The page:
20 Hemsworth – Norton Lees – Heeley – Lowfields – Sheffield – Burngreave – Northern General – Southey Green – Parson Cross – Ecclesfield: Revised route replacing 97/98 between City centre and Ecclesfield

20A 9A,18,20 See route details for 9A, 18, 20 — — — Service replaced by 9A/18/20

There is no overall document, no explanation of the rationale for the changes and their impacts.

How do you respond to the consultation?  The ONLY method offered is to complete a form, either online or on paper.  I had a look at the form.  Here it is.  Go on, have a look.  Now, I’m a better regulation specialist, and in my professional opinion that is NOT a consultation response document: it’s a consumer survey.

3.4 How much would you be willing to pay for a multi-operator ticket allowing you to use all buses?

5% more
10% more

(Yes, London friends, I know you manage to have an Oyster Card system you can use on buses and local trains and trams, and there are a billion journeys.  We in the sticks have two rival bus and tram companies who can’t manage to share ticketing revenue from, er, quite a lot less)

On a purely selfish basis I won’t be responding, as the only bus which I regularly use is “service unchanged”, and I don’t respond to marketing surveys.

But as an example of How Not To Do A Consultation?  I think I’ll be referring back to this quite a lot.



July 27, 2015

Don’t mind me; I seem to have reached the Grumpy Old Git stage of my convalescence.  This morning, for example, I thought I would read the Tax Assurance Commissioner’s new Annual Report – I know, I know, but there’s only so many episodes of Bargain Hunt and Time Team you can watch before your brain melts and dribbles out of your ears altogether.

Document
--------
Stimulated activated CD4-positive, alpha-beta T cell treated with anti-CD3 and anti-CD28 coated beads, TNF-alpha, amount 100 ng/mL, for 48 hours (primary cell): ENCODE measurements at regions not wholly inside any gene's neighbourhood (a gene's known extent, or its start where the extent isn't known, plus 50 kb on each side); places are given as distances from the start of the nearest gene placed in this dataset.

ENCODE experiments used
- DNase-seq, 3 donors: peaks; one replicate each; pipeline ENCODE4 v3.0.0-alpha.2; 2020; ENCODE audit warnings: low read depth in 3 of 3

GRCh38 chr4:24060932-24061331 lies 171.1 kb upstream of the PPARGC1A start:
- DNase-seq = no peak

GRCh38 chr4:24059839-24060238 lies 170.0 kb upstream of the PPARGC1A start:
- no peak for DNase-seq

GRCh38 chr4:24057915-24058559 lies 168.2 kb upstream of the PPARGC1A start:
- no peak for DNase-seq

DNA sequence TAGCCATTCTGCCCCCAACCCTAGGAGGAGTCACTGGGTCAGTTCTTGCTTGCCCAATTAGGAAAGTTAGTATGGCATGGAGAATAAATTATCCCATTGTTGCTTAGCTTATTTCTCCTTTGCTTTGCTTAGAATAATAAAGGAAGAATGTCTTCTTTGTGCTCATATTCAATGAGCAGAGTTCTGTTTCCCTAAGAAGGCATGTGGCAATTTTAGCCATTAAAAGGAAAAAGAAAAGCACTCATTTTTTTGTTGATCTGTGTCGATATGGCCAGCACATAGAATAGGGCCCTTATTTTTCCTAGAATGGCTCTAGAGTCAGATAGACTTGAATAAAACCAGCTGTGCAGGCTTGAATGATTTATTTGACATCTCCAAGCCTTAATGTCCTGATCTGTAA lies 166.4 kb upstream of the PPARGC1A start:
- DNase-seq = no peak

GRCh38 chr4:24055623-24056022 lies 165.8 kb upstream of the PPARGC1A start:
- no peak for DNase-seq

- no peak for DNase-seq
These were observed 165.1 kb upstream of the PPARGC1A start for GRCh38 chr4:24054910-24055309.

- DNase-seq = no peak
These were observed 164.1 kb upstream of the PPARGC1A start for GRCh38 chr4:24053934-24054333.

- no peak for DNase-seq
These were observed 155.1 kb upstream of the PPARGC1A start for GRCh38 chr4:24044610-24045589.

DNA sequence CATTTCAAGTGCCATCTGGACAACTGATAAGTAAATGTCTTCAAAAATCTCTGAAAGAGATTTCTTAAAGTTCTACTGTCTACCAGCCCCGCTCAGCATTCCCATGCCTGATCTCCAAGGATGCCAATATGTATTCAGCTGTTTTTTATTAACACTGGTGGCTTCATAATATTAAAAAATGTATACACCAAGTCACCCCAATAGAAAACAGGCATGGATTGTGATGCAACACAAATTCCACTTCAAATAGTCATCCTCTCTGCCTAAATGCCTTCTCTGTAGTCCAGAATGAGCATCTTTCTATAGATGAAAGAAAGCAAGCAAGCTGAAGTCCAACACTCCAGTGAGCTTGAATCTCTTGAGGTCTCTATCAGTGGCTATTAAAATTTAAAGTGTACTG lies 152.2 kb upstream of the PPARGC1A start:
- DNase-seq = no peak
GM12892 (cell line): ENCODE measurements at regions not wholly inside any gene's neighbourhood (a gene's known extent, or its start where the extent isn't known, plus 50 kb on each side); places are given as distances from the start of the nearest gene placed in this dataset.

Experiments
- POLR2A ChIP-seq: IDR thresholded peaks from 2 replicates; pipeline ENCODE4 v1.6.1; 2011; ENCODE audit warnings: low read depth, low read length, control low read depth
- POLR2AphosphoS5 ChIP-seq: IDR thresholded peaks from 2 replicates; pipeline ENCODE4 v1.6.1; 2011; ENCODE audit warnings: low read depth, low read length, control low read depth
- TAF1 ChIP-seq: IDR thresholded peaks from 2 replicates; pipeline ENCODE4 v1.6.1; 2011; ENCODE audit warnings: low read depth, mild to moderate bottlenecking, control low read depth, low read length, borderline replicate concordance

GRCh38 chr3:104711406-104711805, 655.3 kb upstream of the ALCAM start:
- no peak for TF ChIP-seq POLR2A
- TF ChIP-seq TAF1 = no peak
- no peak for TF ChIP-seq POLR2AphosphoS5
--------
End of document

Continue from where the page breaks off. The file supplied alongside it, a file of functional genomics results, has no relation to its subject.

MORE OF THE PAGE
Here it is: on gov.uk of course, on a page of “collections”, where the 2012-13, 2013-14 reports are collected along with the new one, for 2014-15.

Click on any of them, however, and you get the message that “This file may not be suitable for users of assistive technology”.  Now, wait a minute, wasn’t the government’s own website supposed to meet the government’s own standard for accessibility?  Why is the report a PDF document (which is a bugger to get to a reasonable size for comfortable reading) rather than HTML, which – as the government’s own Service Design Manual points out – is a more accessible option:

For written reports, the native format of the web (HTML) should be your default option. PDF can be an excellent display format, but without additional effort it can be inappropriate for users of screenreading software.

A pdf document should only be used where there is “no other option“:

HTML is quicker, easier and more widely usable/accessible than PDF, but where no other option is possible this PDF guidance should be followed.

I’m lucky enough not to require use of specialist software to read this document: I’m just pissed off that the text shows up on my laptop in a font too small for me to read comfortably without a lot of fiddling about, and that it took me a good ten minutes to find the control to increase the magnification.

But I wonder why there are so many HMRC and HMT documents which pop up as PDFs instead of HTLM.  Is there really “no other option”, or is there a default to seeking an easier life and not worrying about it till someone makes a fuss?

Answers on a postcard…


Have your say…?

July 22, 2015

“Have your say on the Finance Bill” is the headline on the Parliament website.  The Finance Bill went through its first and second readings in the Commons and is now to be scrutinised by the House of Commons Public Bill Committee.  Question for scholars: does anyone have an example of a Finance Bill being amended as a result of a submission to the scrutiny committee by a member of the public?